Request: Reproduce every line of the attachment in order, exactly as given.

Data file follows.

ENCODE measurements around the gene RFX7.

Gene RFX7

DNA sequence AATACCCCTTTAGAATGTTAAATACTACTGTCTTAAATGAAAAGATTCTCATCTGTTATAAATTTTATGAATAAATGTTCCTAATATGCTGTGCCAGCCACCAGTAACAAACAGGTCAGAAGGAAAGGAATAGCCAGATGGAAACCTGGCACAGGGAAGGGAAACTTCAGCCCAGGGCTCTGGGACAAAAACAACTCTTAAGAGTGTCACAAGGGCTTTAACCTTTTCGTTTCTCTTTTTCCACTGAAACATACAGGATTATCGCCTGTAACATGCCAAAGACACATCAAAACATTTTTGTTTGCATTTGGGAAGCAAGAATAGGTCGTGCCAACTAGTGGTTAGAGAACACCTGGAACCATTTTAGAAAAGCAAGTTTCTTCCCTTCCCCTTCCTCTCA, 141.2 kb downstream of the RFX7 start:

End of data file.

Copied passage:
ENCODE measurements around the gene RFX7.

Gene RFX7

DNA sequence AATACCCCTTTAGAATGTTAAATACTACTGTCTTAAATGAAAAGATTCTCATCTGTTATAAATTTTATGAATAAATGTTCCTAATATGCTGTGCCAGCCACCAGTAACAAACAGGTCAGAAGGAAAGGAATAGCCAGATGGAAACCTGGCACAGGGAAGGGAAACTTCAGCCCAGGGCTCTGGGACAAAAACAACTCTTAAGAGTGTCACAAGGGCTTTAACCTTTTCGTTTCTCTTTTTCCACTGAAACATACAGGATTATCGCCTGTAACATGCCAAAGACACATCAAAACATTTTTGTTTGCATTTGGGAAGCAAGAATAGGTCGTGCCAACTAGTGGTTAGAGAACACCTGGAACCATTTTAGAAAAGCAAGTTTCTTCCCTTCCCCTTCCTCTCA, 141.2 kb downstream of the RFX7 start: